A priceless artifact has turned up in Gotham City…  Looks like a job for Selina Kyle!  Unfortunately, the mysterious False Face Society has other plans.  Your Major Spoilers review of Catwoman #51 awaits!

Catwoman51CoverCATWOMAN #51
Writer: Frank Tieri
Penciler: Inaki Miranda
Inker: Elia Bonetti
Colorist: Eva De La Cruz
Letterer: Travis Lanham
Editor: David Wohl
Publisher: DC Comics
Cover Price: $3.99

Previously in Catwoman:The Faceless Mask is an ancient and essential part of the history of the False Face Society… as well as the history of both Gotham City and Selina Kyle!  So when the artifact resurfaces in the present day after countless generations, will a piece of Catwoman’s past long believed to be gone return with it?


It’s been a while since I’ve picked up an issue of Catwoman, so I really appreciate how well the opening pages of this story drew me in.  The issue begins with a newscast giving relevant information about Richard Sionis, the father of Bat-villain Black Mask, detailing what we need to know before throwing us into the latest chapter of Selina’s life.  Tieri then gives us two interlocking stories; one with present-day Catwoman tracking down The Faceless Mask, a maybe-mystical totem, the other telling the tale of young Selina and her friend David some years ago, running a credit scam that turns sour on them.  It’s well-balanced throughout, and even the odd parts (a huge tent full of masked weirdos in the middle of a cornfield outside Gotham) are odd in a good way, with the final reveal impressive for making me fear Black Mask, never one of the upper-tier Bat-baddies.  The use of Black Mask, a new character called White Mask and the False Face society makes the events of this issue feel tense and dangerous for Catwoman, dragging the reader along on her journey.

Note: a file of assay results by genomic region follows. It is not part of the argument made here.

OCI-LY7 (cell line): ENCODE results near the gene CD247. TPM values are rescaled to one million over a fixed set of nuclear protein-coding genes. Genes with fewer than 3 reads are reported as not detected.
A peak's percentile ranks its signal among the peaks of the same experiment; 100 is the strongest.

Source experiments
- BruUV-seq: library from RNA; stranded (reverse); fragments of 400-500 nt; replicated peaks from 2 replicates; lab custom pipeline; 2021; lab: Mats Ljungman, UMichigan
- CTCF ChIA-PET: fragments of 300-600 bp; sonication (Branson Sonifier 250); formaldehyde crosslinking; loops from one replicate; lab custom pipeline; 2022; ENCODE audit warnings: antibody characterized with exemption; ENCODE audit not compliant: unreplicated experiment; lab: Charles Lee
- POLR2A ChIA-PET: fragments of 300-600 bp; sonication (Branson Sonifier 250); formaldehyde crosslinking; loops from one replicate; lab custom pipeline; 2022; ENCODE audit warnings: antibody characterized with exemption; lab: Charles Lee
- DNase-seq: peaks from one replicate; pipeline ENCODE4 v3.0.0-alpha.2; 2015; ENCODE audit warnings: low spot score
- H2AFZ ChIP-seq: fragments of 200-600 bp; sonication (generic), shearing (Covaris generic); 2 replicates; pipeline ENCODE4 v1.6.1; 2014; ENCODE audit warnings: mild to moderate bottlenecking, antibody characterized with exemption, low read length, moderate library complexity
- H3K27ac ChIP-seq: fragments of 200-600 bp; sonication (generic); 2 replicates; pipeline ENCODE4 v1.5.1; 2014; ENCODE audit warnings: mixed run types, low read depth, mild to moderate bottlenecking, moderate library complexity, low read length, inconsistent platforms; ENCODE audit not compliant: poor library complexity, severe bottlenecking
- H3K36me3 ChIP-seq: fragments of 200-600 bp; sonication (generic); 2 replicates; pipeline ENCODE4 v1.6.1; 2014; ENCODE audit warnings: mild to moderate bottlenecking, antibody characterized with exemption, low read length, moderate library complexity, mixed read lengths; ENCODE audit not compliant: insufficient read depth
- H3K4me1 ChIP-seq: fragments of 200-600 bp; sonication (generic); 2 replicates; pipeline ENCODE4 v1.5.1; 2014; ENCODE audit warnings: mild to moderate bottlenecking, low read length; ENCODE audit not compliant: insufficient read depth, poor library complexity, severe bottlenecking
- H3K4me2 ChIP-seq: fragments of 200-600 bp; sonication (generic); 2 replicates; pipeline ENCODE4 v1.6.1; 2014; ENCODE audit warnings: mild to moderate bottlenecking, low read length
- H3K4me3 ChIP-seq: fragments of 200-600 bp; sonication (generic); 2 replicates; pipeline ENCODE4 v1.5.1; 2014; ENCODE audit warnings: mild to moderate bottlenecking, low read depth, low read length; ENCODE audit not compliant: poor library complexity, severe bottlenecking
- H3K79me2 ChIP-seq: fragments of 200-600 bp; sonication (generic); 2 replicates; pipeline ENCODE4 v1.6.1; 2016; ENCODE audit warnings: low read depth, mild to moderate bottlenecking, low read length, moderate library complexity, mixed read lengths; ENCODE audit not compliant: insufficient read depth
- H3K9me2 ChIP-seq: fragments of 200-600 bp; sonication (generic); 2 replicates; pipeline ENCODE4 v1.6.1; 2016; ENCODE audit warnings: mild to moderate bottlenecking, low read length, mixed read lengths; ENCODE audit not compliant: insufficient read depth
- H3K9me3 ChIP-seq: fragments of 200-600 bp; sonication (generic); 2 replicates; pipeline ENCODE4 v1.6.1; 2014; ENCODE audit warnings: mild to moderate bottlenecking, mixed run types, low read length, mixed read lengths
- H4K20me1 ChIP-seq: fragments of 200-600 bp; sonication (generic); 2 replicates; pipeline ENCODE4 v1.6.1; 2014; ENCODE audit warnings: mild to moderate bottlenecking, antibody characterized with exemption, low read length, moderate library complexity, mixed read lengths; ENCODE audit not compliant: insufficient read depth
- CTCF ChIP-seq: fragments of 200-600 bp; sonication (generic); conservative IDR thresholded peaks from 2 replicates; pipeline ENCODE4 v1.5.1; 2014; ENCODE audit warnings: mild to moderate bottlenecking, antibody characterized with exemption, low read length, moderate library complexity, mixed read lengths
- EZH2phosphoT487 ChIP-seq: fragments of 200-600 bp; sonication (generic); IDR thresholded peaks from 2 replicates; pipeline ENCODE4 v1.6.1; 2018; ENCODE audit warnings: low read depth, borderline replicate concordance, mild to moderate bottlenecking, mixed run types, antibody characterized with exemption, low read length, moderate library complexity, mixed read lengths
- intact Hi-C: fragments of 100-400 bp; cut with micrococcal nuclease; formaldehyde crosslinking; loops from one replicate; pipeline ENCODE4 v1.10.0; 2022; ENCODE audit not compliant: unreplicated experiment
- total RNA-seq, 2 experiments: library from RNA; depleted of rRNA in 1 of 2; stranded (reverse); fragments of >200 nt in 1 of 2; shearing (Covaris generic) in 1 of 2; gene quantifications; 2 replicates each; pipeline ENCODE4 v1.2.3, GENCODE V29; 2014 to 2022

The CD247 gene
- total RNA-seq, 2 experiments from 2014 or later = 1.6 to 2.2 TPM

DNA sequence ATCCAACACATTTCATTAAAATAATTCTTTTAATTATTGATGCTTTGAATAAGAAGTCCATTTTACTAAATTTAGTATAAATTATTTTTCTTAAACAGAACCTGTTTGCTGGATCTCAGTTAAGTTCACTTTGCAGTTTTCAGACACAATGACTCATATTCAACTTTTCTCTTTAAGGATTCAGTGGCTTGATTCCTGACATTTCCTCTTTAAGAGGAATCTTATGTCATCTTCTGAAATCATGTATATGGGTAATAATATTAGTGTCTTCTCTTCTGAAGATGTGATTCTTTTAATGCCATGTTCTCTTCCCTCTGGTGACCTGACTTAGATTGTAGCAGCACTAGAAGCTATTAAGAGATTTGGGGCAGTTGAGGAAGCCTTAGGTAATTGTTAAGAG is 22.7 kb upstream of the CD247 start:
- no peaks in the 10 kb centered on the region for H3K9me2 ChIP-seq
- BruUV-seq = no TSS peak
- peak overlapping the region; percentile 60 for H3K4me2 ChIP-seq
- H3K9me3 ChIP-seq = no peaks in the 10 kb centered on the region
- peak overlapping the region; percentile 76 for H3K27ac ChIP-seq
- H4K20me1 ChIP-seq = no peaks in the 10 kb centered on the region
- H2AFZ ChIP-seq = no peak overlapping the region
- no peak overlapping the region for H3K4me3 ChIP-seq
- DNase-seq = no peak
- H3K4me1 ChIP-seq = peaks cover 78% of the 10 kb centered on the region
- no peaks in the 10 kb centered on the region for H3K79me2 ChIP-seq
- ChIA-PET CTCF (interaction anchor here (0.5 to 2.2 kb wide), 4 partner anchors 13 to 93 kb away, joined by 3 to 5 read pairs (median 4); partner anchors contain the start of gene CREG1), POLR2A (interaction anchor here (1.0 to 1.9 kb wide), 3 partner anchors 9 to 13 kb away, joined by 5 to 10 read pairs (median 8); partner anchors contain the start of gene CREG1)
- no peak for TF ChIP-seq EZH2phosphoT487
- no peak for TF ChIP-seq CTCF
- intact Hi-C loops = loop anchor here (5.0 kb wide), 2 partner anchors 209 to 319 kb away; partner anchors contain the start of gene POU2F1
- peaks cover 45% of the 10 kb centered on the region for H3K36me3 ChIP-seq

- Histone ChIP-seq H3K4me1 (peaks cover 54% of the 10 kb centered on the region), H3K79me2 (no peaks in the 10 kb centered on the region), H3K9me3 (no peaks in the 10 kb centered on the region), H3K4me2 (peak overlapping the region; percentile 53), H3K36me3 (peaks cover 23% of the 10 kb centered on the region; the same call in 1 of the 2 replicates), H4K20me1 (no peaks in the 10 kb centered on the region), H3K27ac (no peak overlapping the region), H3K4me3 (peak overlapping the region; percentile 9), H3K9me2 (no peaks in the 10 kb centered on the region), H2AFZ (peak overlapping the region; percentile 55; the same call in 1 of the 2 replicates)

Much of the effectiveness, though goes to the art team of Miranda and Bonetti, who make the skull-masked visage of Black Mask utterly terrifying in these pages.  All of the False Face Society look eerie and otherworldly, as they should, but the mundane jewelry stores and hospitals seem perfectly normal.  I also like the balance of sexy to functional the team gives Catwoman’s “work clothes”, never ignoring the fact that she’s in a skin-tight suit, but making it believable that she has the circulation and range of motion to leap across rooftops.  As someone who doesn’t keep a close eye on the workings of Gotham, I enjoyed the fact that this issue didn’t expect me to have read half a dozen other comics in order to enjoy the story being told, but still provided the important exposition during the natural flow of the story.  Most impressively, there’s enough mystery maintained that I’m going to have to make sure and pick up #52 to find out how this whole thing wraps up.  (Given the impending ‘Rebirth’ event, it would be easy to make these ‘lame-duck’ books throwaways.)


In short, it’s a successful comic book, allowing readers to immediately connect with the world and its characters, giving us a compelling mystery, a fun protagonist, and some sinister doings in the shadows, which is always fun.  Catwoman #51 is a solid first chapter, with some excellent art (Catwoman sneaking through the Sionis vaults has great lighting and shadow effects) and a perfect pace, earning a very impressive 3.5 out of 5 stars overall.  I wouldn’t be surprised to see this take on Black Mask become the quintessential take for the DCU going forward…


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Once upon a time, there was a young nerd from the Midwest, who loved Matter-Eater Lad and the McKenzie Brothers... If pop culture were a maze, Matthew would be the Minotaur at its center. Were it a mall, he'd be the Food Court. Were it a parking lot, he’d be the distant Cart Corral where the weird kids gather to smoke, but that’s not important right now... Matthew enjoys body surfing (so long as the bodies are fresh), writing in the third person, and dark-eyed women. Amongst his weaponry are such diverse elements as: Fear! Surprise! Ruthless efficiency! An almost fanatical devotion to pop culture! And a nice red uniform.

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